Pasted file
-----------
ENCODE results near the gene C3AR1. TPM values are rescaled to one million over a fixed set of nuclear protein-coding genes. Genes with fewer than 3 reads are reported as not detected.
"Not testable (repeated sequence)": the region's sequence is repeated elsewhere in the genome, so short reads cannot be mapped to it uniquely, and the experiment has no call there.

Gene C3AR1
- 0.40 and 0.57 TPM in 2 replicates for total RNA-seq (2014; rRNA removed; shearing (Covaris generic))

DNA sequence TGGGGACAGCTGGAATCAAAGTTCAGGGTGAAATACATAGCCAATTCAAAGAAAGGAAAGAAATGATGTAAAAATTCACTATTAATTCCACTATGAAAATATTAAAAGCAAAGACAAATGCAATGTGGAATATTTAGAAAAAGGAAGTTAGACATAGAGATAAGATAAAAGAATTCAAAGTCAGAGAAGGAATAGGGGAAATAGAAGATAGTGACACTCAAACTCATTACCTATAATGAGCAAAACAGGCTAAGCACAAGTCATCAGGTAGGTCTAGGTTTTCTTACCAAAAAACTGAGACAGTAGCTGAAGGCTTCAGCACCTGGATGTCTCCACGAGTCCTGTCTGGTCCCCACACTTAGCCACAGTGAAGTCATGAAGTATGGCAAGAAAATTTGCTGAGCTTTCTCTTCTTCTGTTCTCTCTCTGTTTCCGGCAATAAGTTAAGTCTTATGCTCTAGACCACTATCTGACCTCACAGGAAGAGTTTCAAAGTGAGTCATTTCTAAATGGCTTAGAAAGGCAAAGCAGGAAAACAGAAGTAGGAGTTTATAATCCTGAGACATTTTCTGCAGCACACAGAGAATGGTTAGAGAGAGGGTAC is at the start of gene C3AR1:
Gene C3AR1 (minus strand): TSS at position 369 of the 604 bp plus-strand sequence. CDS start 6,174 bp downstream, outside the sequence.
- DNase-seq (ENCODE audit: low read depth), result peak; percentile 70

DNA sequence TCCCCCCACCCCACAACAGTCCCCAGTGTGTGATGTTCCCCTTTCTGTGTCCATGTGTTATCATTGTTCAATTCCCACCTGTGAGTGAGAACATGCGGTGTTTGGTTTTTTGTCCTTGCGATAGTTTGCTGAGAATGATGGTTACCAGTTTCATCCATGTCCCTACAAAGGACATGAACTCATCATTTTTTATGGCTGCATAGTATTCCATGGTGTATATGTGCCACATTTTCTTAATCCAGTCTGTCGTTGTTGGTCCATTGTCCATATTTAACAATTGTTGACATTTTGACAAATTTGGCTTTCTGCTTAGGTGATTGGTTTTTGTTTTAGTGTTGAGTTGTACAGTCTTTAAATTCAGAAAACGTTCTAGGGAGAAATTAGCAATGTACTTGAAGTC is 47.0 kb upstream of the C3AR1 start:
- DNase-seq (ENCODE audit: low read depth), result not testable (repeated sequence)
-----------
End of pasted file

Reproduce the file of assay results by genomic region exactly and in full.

ENCODE results near the gene C3AR1. TPM values are rescaled to one million over a fixed set of nuclear protein-coding genes. Genes with fewer than 3 reads are reported as not detected.
"Not testable (repeated sequence)": the region's sequence is repeated elsewhere in the genome, so short reads cannot be mapped to it uniquely, and the experiment has no call there.

Gene C3AR1
- 0.40 and 0.57 TPM in 2 replicates for total RNA-seq (2014; rRNA removed; shearing (Covaris generic))

DNA sequence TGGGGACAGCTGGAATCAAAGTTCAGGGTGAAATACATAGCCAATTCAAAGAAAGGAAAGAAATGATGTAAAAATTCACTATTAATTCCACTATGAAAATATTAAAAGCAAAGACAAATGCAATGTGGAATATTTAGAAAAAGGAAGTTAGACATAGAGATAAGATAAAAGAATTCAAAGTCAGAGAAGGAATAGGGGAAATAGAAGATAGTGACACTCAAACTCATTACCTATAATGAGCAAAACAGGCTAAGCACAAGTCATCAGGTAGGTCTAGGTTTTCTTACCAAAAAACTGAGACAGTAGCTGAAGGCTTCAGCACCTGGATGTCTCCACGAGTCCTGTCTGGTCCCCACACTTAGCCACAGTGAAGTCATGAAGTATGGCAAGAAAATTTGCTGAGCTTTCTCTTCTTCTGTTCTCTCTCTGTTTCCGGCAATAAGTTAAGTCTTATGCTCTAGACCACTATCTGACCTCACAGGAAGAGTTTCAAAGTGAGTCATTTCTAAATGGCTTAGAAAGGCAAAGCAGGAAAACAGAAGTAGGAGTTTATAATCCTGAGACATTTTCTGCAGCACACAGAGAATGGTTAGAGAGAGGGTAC is at the start of gene C3AR1:
Gene C3AR1 (minus strand): TSS at position 369 of the 604 bp plus-strand sequence. CDS start 6,174 bp downstream, outside the sequence.
- DNase-seq (ENCODE audit: low read depth), result peak; percentile 70

DNA sequence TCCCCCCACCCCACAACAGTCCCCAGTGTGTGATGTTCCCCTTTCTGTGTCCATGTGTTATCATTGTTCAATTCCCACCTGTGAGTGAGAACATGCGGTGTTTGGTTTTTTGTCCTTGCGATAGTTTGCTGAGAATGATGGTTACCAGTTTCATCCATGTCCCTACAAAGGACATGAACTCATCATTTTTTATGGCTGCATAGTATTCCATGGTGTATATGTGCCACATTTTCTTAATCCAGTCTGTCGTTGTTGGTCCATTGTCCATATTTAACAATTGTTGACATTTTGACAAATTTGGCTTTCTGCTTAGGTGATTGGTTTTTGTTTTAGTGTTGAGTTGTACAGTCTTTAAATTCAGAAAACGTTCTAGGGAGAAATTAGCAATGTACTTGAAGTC is 47.0 kb upstream of the C3AR1 start:
- DNase-seq (ENCODE audit: low read depth), result not testable (repeated sequence)